As long as your hero is controlled by fear, they’ll never push past that pain into a world of healing and growth. They are stuck.
Yes, you need to evolve your character, but you can’t get so wrapped up in their emotional evolution that you no longer keep your eyes on their main outer goal. Getting too caught up in a character’s inner goals can make your story complicated and confusing. Believe it or not, most Hollywood stories are simple. Story consultant Michael Hauge gives a great example of how simple Inception is, which definitely did not feel like a “simple” movie when I watched it.
“A group of people wants to penetrate a person’s dreams down to a layer where they can change his behavior without him knowing it.”
Wow, that really is simple. It’s the execution that got complicated, for me, anyway. I watched it twice and still scratched my head. Which is why orienting a reader and audience is so important. Lay a solid, clear foundation, resisting getting too deep into either the character’s mind or the story’s theme that you lose sight of the through line.
2. WHEN DOES YOUR INCITING INCIDENT PRESENT ITSELF?
Don’t rush the inciting incident. We often hear the advice to grab the reader by the throat, right out of the gate, but we must orient the reader. Those first pages should set up the hero’s ordinary world while also creating some sort of empathy for them and a way for us to identify with them.
Typically, an inciting incident happens anywhere between 5 and 15 pages of a screenplay. Where it happens matters less than how well you set that moment up prior. If you create that event too soon, no one will understand why the character needs to leap into action, or what the stakes are if they chose not to.
3. DON’T JUMP RIGHT FROM THE SETUP TO THE OUTER MOTIVATION.
Grabbing a reader right away is important, but it doesn’t mean you can get impatient and rush the story. Instead, start adding in layers of conflict. Use all of Act I to get the hero to truly start to pursue their main goal. If you start too early, you’ll struggle to get through Act II, and your story will peak too soon and fizzle.
Story structure trips up many writers. Michael Hauge has an enlightening video, created with Chris Vogler, called “A Hero’s Two Journeys.” When I first began screenwriting, it was my go-to resource whenever I struggled with a lackluster Act II. I used his advice to create a story-structure grid to help writers. You can download it for free on Script’s site.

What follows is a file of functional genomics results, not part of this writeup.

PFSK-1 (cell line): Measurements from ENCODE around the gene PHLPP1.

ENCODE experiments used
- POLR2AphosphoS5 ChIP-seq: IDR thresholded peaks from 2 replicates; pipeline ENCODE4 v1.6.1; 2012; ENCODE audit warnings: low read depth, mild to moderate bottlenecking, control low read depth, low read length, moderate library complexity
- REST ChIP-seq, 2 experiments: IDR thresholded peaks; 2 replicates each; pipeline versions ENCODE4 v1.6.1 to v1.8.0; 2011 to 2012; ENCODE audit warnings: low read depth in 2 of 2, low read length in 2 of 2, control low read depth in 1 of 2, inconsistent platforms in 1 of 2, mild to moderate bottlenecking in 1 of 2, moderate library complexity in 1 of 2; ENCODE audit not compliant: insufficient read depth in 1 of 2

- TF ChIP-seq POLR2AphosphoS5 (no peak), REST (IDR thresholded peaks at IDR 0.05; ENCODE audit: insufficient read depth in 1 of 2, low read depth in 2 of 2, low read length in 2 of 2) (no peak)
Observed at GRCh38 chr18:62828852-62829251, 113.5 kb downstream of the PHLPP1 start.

BOTTOM-LINE: Be clear, concise, and define the goal and ordinary world, while adding in opportunities for conflict. Let the reader know this isn’t going to be an easy journey for your hero. Don’t rush. Just like a delicious stew, your story needs to simmer. Use the first act to build to the moment where your hero doubts their choice, but despite their fears, chooses to continue. They’re all in.
In your first draft, you discover your story and characters. They may do and say things you never expected. So, how could you possibly have set that act up correctly on your first attempt? But when those early pages shine, movie executives trust you understand storytelling. That, dear writer, is the secret to gaining a champion not only for this script, but also your future screenplays.
Writing a great story is your outer goal. What’s your inner motivation? What are you trying to say through those characters? Just like your character, you must push through your own fears to succeed. Don’t let rewrites intimidate you. It is in that deeper analysis of your story and characters that a true storyteller births a classic and grows as a writer. I’d root for that all day long. WD
Learn more about screenwriting on our sister site, ScriptMag.com.